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Drug Pricing Survey Again Suggests Positive Outlook   

Woman has her hand on a prescription bottle of medication behind the counter in a pharmacy.
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The TD Cowen Insight

Our survey shows a majority of payors believe brand drug prices will rise by a low single-digit rate annually over the next three years, similar to the last few years. The impact of Inflation Reduction Act (IRA) is expected to be very modest, both in terms of implications for price and utilization. Biosimilar usage expectations appear to be growing.  

Innovation Benefits Patients and Drug Pricing

Drug prices are an ongoing source of anxiety for biopharma investors. In contrast to this fear, we believe U.S. drug prices will continue to increase because the innovation that many medications provide offers real benefit to patients. As long as biopharma continues to deliver innovation, we see no change in the upward trend in drug prices.  

TD Cowen Drug Pricing Survey

We have conducted our annual survey of buyers of drugs in the U.S. for the past 29 years. During this time, our survey has predicted that drug prices would rise, despite multiple reform initiatives, pricing scares, and election cycles. And indeed, prices have increased during this time.  

This year’s survey results are based on responses from 27 HMOs, pharmacy benefit managers (PBMs), and hospitals. Collectively, they purchased about $144B of drugs in 2023, or about one-fifth of total U.S. drug expenditures.   

Respondents Expect Drug Acquisition Costs to Rise

This year’s sample of purchasers – who responded to our survey in December 2023 – anticipate that brand drug acquisition cost per unit will increase by an average of 8% over the next three years (+12% by weighted average). This is broadly similar to last year’s forecast. Fifteen percent of respondents attribute a substantial (75%) portion of the anticipated increase over the next three years to a mix shift to higher-priced, newer therapies vs. 19% last year. Only one respondent, representing only 1% of drug spend amongst surveyed payors, predicts a decline in drug prices over the next three years.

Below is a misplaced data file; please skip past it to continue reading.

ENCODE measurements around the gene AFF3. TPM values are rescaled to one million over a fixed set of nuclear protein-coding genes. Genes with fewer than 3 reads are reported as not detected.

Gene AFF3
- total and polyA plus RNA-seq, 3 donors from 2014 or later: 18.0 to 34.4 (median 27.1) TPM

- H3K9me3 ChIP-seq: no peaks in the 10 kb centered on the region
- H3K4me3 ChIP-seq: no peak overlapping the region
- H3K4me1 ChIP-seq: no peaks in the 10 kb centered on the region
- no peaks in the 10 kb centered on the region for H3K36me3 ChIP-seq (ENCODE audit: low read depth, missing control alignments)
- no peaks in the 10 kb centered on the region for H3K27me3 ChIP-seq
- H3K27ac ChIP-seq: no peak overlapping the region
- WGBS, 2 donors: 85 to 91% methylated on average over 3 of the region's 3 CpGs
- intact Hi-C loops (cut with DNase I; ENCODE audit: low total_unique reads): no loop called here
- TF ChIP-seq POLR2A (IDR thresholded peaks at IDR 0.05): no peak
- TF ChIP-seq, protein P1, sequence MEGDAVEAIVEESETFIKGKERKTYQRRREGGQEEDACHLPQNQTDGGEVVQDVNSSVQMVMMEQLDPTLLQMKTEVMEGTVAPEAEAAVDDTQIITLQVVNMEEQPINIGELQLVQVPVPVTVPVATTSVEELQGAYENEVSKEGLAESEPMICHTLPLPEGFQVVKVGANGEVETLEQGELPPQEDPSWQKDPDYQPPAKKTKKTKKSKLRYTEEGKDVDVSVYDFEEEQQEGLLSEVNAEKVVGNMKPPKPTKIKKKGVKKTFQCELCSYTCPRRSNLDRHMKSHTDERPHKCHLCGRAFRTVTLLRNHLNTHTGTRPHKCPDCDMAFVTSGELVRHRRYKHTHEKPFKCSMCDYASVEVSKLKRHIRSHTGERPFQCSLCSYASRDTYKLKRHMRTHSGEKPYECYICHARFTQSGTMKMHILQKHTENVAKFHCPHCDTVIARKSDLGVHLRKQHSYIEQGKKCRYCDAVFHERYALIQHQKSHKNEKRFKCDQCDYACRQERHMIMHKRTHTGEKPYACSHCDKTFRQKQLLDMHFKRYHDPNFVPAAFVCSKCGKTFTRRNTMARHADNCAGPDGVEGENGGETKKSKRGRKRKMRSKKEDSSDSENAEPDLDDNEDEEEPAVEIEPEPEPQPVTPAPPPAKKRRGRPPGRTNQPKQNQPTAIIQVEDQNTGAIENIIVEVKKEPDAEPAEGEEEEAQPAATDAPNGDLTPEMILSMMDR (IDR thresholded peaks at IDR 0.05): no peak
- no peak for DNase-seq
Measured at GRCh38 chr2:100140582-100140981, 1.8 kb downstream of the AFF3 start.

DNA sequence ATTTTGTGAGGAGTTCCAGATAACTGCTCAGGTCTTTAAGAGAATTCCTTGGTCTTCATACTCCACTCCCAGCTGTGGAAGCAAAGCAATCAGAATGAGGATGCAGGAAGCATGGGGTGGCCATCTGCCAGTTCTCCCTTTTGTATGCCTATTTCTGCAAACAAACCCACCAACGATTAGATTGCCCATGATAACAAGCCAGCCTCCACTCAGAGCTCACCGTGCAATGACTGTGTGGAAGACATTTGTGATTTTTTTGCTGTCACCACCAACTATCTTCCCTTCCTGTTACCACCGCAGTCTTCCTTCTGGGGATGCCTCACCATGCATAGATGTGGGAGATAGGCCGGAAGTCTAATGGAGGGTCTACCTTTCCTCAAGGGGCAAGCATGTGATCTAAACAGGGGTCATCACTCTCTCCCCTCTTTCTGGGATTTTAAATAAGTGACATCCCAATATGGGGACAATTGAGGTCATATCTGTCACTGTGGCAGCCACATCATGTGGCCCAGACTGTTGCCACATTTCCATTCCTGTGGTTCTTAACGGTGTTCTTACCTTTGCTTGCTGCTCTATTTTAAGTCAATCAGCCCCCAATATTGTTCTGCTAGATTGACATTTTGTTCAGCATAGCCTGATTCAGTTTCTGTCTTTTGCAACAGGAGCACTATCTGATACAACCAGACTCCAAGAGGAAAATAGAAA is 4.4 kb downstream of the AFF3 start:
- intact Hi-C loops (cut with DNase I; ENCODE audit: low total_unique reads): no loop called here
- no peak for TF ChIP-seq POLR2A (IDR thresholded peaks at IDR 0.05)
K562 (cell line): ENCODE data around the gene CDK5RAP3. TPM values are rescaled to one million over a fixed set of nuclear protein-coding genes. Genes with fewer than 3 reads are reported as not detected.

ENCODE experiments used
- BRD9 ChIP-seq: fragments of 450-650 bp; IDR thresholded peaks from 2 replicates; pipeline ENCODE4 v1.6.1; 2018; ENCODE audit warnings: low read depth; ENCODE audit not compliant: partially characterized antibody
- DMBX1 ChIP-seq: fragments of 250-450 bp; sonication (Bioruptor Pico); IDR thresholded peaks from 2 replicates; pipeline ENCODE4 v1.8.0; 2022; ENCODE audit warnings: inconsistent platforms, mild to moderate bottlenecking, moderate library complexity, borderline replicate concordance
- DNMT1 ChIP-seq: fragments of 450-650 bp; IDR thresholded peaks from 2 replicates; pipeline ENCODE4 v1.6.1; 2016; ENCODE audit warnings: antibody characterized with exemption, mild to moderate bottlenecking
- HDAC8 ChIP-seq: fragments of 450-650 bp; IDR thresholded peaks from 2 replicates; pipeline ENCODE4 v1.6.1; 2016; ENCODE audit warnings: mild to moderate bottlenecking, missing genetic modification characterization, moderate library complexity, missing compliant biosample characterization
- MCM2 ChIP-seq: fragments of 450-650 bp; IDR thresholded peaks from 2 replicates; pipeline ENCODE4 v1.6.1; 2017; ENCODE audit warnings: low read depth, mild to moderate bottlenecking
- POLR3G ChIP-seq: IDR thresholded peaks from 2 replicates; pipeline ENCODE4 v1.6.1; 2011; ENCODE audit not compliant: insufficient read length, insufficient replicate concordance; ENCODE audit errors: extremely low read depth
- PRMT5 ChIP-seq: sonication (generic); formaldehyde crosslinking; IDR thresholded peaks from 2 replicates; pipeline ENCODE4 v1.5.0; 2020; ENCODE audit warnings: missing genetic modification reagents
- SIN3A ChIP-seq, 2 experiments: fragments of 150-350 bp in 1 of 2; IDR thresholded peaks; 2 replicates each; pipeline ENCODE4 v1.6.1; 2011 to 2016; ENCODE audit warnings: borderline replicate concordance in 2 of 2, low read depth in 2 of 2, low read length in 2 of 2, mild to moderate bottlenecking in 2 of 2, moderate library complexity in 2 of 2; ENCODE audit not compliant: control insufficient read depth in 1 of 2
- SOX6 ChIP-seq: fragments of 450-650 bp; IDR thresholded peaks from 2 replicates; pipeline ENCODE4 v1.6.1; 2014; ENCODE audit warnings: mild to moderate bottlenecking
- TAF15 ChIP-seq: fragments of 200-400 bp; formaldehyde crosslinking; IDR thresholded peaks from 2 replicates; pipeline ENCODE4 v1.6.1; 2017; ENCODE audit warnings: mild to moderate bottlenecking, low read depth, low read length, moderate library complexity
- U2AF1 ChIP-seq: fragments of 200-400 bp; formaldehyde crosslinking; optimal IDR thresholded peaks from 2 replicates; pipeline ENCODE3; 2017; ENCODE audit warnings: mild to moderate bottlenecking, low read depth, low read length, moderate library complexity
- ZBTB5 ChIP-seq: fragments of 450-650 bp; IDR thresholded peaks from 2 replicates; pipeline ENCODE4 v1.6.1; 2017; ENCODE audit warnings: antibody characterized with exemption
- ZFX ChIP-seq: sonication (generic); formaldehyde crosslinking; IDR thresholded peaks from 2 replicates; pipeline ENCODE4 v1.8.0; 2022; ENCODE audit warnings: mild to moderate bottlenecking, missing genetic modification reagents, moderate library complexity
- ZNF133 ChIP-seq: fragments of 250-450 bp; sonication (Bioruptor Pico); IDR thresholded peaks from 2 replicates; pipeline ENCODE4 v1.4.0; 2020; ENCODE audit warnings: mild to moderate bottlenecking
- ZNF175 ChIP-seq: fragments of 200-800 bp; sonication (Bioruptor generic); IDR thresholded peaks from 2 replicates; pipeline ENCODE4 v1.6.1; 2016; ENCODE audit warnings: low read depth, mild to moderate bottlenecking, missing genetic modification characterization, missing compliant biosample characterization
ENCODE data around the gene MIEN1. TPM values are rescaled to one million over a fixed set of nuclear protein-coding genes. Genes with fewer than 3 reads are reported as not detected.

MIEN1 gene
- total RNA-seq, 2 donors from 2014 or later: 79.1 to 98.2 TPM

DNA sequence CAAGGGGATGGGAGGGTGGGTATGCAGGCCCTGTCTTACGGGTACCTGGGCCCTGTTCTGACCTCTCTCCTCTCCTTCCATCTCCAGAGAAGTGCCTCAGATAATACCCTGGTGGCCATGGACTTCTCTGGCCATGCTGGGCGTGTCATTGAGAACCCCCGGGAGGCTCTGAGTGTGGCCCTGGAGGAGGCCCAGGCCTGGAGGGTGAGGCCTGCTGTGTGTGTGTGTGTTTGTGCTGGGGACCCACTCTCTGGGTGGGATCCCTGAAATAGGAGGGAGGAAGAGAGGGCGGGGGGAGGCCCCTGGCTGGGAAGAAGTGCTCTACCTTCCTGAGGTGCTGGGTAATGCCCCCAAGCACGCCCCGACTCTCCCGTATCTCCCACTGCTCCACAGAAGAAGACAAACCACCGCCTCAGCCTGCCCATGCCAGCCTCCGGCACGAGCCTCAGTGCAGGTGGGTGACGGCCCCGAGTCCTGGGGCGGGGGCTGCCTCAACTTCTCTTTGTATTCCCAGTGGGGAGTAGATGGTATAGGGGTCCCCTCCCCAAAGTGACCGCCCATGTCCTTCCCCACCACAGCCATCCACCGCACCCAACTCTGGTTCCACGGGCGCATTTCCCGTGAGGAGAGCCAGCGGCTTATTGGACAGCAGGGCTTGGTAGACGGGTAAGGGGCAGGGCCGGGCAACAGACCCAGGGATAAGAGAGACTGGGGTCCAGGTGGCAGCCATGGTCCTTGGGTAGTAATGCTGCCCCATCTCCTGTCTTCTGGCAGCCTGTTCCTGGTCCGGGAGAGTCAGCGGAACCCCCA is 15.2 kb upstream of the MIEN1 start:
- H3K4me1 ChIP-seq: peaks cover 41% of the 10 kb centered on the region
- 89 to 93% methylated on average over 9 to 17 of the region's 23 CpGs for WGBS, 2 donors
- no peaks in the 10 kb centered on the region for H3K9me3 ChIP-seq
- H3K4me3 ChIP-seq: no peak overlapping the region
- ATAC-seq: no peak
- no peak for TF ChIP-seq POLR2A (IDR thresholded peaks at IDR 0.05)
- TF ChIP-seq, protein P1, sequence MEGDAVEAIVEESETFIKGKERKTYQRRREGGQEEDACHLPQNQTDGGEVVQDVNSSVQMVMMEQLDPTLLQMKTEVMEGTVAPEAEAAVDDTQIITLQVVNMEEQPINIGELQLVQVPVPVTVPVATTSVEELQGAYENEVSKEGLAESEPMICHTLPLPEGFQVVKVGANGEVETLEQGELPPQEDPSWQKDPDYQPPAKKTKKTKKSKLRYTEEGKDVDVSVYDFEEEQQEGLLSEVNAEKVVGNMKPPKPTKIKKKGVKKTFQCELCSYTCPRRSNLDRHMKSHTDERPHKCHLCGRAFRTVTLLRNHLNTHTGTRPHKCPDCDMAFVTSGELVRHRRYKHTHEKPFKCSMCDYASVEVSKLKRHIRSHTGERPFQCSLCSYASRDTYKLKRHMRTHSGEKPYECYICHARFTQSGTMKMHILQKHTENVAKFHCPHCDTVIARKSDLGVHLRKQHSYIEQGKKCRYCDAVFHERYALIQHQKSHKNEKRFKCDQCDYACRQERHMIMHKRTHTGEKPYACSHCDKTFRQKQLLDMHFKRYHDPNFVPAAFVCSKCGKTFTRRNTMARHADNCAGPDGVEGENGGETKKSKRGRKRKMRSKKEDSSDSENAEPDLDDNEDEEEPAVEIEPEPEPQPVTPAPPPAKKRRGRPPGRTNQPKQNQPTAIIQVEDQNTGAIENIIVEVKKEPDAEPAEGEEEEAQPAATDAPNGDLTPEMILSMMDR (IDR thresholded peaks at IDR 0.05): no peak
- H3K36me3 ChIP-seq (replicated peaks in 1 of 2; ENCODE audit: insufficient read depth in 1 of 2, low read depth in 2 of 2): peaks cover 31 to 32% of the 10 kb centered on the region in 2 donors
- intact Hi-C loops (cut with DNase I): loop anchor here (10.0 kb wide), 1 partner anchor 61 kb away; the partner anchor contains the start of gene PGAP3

Strong Biopharma Pipelines Expected to Drive Growth

We are constructive on the biopharma sector given strength of pipelines, favorable unit dynamics, and the fact that U.S. drug prices do not appear to be a drag on this outlook, blunting price erosion outside the U.S. This backdrop allows us to have greater conviction in our product forecasts, many of which are critical drivers of growth for years to come.  

Inflation Reduction Act Not Expected to Impact Drug Pricing

The IRA includes mechanisms to curb drug prices beginning in 2026. Clearly this needs to be monitored closely, so we asked about it once again in this year’s survey. The answers might surprise some. Half of respondents deemed the bill likely to make a modest (25%) contribution to drug price changes over the next 3 years. No payors anticipate a substantial (75%) effect on drug prices and 23% of purchasers think the IRA will have zero impact. These responses are largely in line with last year’s survey. When asked to what degree the co-pay assistance provision of IRA is likely to impact drug usage in 5 years, 42% of payors responded, “Likely no impact” (same as last year).   

Biosimilars Expected to Take More Share

Also in flux is the outlook for biosimilars. Over the last few years, there has been a relatively steady trend in which payors expect more and more share to be taken by biosimilars. This is especially true when multiple biosimilars are competing against a single originator product. This trend has coincided with an increasing number of high volume, high cost branded biologics going off patent. It is notable that despite erosion of off-patent blockbusters, overall average drug prices are still anticipated to rise in line with previous years.  

This year’s survey results should reassure investors. Innovation commands higher prices, so the most innovative companies should benefit most from what our survey shows.  

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